• The plans are underwhelming in terms of new capacity for cycling and walking, and non-existent in terms of new off road capacity for other public transport. We need to look at where corridors can be identified to build new capacity (be it guided bus, light or heavy rail, trams or other more futuristic solutions) to connect housing to jobs and leisure opportunities. If corridors can’t be created above ground, we need to look at tunnelling.
I can’t recall a previous set of proposals in Cambridge that have attracted such near universal derision as the current City Deal plans - or the scale of significant alternative proposals from third-parties aghast at what is being suggested.

We are living in one of the most economically dynamic growth areas on the planet. Please tell me we can do better than what is being proposed here. You need to go back to the drawing board (ideally not using expensive consultants who appear to have a limited understanding of the Cambridge context).

Friday, May 13, 2016

BBC White Paper

Can any of my friends in politics explain why for the love of god we need to create a new completely-unenforceable offence of watching iPlayer without a TV licence, when there are technical solutions already in use by many many media organisations who have found ways to ensure only those that have paid for their content can watch or read it?

The TV licence is past its sell by date and needs to go now. It is the most regressive form of taxation on the statute book - a single parent on benefits pays the same as Richard Branson (and rather more than the Queen). Hundreds of thousands of people are prosecuted and fined annually for licence evasion - disproportionally women and the less well off. Every single one of these prosecutions occurs because a vulnerable person caves in to a TV licensing campaign of harassment and threats directed at everyone who legitimately or not doesn't have a license - and they self-incriminate. There is no effective way to gather evidence of the offence being committed without snooping into people's private homes and bullying or conning them.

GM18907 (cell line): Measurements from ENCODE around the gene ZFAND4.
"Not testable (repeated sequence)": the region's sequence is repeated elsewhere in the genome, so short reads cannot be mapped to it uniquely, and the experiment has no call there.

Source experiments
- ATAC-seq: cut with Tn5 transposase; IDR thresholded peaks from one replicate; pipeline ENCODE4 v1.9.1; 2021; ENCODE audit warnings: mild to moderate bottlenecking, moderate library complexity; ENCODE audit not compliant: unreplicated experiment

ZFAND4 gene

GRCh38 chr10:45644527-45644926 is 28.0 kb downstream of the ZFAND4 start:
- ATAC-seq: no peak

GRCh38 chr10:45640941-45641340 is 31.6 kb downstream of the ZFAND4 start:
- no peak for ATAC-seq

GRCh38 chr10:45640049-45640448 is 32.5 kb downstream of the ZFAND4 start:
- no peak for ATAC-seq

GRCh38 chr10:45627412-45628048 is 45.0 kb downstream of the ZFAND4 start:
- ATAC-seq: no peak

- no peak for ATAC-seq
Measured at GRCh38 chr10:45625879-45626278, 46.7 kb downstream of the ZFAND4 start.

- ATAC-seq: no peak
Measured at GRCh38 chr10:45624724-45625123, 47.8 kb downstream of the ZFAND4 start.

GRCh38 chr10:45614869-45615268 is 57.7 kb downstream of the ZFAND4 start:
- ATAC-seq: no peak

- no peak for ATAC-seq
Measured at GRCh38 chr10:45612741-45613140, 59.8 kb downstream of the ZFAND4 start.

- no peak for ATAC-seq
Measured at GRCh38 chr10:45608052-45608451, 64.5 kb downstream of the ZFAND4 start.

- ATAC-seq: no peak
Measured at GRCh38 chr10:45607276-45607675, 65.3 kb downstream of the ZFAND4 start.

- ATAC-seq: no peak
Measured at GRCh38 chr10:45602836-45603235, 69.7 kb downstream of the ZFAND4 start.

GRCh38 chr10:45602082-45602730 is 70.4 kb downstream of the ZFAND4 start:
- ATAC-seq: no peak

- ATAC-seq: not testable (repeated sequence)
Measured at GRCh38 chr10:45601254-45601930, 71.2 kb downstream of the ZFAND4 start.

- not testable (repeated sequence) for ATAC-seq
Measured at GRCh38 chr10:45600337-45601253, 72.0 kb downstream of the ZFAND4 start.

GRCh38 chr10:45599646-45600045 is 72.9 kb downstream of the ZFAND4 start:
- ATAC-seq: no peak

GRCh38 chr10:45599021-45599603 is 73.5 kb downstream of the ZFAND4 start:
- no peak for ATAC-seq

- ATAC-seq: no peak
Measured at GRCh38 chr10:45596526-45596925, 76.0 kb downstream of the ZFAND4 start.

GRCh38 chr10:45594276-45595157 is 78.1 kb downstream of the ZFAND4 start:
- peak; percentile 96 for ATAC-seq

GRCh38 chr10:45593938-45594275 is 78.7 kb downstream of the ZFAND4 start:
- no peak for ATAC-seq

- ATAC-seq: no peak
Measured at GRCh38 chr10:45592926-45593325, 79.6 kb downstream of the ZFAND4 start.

Working on the basis that the government isn't intending to give TV licensing access to everyone's internet history (although scarily with Teresa May in the Home Office its hard to be sure this is the case) - watching iPlayer without a license will be a new offence with no plausible method of enforcing the law. 'Have you watched iPlayer without a licence?' 'Go away its none of your business' would appear to be completely effective. It doesn't need to be against the law - just put it behind a paywall (this doesn't require a new law, or statutory instrument as the government is thinking of doing to avoid debate and scrutiny).

Of course we know why they don't want to do that. For the same reason the white paper came out against decriminalising the licence fee - the number of people willing to pay for it would just collapse - and then how would they find the money to pay the 91 BBC executives currently earning more than the Prime Minister.